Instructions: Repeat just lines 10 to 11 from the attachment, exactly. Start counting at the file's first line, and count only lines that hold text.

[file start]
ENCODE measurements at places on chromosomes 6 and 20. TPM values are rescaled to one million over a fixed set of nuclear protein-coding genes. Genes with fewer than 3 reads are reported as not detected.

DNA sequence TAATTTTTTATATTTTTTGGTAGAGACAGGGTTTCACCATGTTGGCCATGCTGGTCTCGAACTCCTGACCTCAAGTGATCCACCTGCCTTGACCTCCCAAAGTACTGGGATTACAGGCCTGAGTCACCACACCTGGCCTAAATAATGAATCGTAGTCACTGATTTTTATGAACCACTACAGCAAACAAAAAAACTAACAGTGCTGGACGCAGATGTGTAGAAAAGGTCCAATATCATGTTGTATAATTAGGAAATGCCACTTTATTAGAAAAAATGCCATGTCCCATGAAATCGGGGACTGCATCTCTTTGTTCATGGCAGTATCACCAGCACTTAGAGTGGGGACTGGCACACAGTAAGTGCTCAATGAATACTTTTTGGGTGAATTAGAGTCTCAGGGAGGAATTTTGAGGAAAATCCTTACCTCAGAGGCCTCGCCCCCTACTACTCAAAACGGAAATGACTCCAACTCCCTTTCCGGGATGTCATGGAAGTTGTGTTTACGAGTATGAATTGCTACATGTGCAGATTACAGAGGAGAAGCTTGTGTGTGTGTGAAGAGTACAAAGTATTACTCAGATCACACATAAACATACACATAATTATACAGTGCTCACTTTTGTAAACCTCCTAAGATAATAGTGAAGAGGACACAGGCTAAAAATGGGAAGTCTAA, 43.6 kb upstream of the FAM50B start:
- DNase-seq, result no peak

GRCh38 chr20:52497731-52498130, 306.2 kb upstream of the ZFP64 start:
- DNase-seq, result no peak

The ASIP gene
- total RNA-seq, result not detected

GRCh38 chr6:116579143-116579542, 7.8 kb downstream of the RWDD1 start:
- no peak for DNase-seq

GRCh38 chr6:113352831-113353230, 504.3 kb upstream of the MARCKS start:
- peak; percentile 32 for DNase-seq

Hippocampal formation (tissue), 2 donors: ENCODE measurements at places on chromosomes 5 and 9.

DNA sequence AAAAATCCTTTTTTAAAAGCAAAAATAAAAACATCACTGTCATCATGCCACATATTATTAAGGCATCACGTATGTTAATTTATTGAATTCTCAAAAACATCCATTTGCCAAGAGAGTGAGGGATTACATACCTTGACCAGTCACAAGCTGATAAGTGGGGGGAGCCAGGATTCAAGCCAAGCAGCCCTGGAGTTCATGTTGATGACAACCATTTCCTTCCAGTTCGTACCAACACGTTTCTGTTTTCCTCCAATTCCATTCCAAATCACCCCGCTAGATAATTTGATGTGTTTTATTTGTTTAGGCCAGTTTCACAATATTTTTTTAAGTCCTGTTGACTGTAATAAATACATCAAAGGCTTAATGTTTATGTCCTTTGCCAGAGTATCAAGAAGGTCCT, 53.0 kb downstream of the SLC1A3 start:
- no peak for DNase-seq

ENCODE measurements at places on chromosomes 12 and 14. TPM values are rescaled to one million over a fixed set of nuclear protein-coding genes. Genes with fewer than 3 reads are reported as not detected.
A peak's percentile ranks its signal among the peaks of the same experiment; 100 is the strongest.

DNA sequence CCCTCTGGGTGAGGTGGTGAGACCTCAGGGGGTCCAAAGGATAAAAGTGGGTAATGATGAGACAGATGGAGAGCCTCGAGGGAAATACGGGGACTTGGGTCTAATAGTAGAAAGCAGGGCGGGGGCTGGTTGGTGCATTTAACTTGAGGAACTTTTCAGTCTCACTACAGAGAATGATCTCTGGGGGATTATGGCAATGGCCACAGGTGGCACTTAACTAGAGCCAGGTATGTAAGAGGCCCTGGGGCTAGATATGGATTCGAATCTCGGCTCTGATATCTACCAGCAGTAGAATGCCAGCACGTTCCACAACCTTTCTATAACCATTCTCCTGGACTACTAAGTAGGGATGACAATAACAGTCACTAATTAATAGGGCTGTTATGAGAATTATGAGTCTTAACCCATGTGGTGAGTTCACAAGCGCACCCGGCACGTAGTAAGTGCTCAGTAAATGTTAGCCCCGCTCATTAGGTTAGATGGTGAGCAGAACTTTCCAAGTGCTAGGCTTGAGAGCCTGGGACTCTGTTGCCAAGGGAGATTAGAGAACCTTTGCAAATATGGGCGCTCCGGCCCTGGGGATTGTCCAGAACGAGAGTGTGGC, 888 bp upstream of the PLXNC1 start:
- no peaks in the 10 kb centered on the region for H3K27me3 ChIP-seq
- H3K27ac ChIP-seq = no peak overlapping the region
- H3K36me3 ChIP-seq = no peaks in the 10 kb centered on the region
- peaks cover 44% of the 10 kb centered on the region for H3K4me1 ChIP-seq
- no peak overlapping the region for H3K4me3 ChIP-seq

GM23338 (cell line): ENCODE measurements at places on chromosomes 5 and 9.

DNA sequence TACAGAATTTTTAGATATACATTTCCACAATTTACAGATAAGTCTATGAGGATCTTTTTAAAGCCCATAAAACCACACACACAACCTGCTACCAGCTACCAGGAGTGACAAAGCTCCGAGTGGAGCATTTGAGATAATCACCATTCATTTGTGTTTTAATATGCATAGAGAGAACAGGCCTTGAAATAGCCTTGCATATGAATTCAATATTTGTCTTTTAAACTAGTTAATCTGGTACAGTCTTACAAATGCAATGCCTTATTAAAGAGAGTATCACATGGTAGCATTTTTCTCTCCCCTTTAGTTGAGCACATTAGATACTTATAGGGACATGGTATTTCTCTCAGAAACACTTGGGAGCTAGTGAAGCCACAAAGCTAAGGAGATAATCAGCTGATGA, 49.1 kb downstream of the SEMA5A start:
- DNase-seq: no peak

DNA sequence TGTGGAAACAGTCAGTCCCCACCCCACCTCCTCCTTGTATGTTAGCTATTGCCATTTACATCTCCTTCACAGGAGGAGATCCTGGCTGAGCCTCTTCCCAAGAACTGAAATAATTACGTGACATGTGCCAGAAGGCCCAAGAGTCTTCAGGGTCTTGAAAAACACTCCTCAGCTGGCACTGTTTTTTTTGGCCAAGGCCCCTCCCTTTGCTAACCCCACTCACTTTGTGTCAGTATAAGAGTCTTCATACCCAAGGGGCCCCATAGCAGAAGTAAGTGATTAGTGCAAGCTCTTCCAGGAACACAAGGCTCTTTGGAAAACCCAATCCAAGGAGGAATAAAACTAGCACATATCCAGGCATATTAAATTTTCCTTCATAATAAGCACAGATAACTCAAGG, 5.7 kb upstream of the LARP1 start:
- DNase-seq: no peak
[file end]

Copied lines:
GRCh38 chr6:113352831-113353230, 504.3 kb upstream of the MARCKS start:
- peak; percentile 32 for DNase-seq